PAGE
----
A startup food manufacturer planned to sell its new product as a subscription service direct to consumers online, sending customers a box of food on a recurring basis.
The founders built their supply chain infrastructure – mainly custom order management software and a third-party logistics contract to handle fulfillment – to support the subscription model.
A few months after launching, the company could see demand for the product in the market, but subscriptions weren’t taking hold. Customers kept asking to buy the product a la carte. At the same time, the company made a few opportunistic bulk sales. The founders now wanted to sell in ways they hadn’t previously anticipated, but their narrowly focused infrastructure couldn’t easily handle the new sales channels.
Their system only understood recurring orders of one box per customer. There was no way for an individual to buy a different quantity of food, and wholesale orders had to be recorded manually outside of the system.
The company managed to readjust after a couple months, but not without a lot of scrambling and headaches that could have been avoided with more foresight.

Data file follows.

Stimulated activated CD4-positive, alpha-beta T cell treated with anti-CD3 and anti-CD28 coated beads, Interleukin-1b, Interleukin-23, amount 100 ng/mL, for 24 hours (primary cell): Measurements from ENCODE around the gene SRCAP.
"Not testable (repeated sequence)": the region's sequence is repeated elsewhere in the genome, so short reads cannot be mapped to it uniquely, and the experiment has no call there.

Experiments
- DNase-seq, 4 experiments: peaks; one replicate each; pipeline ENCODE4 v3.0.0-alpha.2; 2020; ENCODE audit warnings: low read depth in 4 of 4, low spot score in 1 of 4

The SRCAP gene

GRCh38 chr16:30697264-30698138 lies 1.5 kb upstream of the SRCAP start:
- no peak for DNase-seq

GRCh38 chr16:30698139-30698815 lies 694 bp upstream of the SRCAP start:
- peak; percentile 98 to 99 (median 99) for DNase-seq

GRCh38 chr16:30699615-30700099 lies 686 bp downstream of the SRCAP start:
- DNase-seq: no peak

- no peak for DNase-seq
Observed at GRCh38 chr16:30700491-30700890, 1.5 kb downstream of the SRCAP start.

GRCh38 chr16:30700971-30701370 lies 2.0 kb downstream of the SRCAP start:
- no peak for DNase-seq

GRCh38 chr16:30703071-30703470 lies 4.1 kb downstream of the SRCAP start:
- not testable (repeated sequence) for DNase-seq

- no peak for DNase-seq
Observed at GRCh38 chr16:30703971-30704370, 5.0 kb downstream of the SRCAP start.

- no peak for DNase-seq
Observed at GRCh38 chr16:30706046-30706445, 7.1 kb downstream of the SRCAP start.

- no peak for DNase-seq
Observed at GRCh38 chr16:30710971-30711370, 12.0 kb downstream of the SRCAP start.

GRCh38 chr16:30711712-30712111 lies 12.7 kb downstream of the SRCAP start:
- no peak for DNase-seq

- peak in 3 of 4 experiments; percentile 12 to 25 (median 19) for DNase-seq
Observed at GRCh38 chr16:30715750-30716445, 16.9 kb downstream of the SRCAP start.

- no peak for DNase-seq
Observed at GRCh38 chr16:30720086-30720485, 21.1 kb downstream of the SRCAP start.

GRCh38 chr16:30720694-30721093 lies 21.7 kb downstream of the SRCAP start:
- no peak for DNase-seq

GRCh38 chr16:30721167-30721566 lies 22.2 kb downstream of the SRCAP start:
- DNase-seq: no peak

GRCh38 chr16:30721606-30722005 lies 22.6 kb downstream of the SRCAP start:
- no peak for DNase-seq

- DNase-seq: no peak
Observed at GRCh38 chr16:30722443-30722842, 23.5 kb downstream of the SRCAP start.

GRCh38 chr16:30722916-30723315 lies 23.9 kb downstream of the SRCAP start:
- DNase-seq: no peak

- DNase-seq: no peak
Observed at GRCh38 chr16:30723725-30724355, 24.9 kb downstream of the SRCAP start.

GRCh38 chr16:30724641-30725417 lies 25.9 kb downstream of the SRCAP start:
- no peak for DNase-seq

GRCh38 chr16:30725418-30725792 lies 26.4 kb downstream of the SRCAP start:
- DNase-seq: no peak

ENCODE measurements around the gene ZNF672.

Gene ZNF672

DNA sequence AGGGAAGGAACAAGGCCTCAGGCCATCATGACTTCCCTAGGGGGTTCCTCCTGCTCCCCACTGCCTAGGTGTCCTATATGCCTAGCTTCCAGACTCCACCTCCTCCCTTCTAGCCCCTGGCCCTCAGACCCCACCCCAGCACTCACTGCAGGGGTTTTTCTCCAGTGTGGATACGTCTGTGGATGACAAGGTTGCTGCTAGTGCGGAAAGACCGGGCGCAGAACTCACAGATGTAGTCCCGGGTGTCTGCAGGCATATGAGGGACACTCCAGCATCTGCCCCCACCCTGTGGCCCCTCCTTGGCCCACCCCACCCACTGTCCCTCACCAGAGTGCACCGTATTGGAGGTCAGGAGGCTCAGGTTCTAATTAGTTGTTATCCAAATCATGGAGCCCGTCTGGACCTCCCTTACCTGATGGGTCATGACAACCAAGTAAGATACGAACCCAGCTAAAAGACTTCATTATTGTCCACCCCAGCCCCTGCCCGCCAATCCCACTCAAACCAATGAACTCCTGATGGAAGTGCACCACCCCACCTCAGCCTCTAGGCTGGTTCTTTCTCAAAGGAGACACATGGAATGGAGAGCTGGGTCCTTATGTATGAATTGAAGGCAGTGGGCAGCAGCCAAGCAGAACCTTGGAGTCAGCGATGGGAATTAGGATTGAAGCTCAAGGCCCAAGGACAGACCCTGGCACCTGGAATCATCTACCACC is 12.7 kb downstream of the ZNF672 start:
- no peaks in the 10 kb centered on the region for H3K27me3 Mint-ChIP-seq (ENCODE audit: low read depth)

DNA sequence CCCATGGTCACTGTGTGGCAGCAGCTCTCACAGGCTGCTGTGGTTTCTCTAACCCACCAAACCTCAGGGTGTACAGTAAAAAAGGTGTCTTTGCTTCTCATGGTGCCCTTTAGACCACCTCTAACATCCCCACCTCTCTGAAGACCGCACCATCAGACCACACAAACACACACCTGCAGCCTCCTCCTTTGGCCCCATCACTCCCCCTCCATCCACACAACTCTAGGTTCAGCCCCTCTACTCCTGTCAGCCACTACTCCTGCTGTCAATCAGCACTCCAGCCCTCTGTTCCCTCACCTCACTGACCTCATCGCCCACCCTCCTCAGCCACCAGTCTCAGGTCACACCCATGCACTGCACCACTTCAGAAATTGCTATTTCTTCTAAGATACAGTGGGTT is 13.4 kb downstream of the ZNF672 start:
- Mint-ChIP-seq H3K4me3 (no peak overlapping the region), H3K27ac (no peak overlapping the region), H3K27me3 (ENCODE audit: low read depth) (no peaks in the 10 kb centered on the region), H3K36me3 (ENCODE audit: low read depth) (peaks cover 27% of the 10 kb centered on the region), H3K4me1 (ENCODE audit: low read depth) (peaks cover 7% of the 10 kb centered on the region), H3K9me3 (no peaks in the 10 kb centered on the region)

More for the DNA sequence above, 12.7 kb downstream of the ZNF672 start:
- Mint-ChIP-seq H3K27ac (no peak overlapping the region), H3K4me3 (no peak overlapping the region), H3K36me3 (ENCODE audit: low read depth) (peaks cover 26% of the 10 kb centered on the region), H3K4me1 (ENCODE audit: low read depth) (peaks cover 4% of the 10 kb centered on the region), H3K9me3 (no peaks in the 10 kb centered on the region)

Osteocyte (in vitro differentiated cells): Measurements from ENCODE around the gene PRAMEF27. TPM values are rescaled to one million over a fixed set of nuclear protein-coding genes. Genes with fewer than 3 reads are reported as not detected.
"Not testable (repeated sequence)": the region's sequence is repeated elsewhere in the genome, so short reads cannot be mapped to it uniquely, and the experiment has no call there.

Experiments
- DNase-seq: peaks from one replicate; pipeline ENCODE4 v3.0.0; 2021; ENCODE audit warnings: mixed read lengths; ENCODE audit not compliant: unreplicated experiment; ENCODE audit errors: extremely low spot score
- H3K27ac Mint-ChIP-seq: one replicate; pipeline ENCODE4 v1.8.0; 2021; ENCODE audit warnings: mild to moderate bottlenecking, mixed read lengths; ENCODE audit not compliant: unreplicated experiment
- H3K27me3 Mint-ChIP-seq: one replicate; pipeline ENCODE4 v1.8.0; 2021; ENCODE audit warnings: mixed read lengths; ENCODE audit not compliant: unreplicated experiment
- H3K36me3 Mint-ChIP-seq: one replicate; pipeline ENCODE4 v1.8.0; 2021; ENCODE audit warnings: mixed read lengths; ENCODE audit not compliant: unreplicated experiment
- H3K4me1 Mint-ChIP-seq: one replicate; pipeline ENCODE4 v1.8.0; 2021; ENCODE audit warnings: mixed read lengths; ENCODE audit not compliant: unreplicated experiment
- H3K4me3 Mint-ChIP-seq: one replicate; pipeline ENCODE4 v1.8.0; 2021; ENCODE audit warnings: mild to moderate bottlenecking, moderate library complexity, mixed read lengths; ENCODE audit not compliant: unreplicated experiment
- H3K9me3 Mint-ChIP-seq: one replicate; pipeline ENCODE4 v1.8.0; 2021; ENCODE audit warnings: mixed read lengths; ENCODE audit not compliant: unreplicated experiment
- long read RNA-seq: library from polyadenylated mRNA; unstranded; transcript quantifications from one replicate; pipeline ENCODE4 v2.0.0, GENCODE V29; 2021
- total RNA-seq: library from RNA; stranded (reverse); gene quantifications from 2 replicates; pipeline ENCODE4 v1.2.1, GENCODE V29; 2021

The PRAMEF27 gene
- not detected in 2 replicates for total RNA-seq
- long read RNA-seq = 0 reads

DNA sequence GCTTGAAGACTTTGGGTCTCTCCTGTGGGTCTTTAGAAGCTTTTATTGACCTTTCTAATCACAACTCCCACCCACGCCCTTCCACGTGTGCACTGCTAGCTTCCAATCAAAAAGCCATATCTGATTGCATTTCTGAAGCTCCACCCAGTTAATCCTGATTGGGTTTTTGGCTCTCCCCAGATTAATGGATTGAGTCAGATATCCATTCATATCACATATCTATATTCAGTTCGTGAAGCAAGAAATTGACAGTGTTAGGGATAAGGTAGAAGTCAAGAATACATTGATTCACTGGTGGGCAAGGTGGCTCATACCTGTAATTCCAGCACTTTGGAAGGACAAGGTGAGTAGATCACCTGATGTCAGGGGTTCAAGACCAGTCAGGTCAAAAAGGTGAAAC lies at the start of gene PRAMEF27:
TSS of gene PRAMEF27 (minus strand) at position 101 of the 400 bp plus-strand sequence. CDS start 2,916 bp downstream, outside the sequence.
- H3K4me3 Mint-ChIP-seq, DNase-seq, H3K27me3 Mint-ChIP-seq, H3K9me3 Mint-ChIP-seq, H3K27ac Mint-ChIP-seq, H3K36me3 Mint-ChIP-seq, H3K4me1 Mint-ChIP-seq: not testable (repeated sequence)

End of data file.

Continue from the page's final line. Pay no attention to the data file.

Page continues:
As you start your business, you’ll develop a plan for how to sell your product. While honing your marketing message and raising capital, you’ll focus in on the distinct sales channels which will define your company. Perhaps you’ll sell direct to consumers through a website. Maybe you’ll try local markets and pop up shops, or you might convince wholesale distributors to carry your product.
But, experience shows that you’ll likely end up changing or adding to the first sales channel you try. This kind of change is natural, so plan ahead and build infrastructure and processes that are not too narrowly defined. Pick systems and partners, e.g., third-party logistics providers (3PL s) that can handle diverse types of orders. You may not have the bandwidth to implement procedures for multiple sales channels at the beginning, but having sketched out alternative plans will help you pivot quickly down the road.
Interested in learning more? Download LIDD’s eBook Secrets Behind Successful Food Start-ups.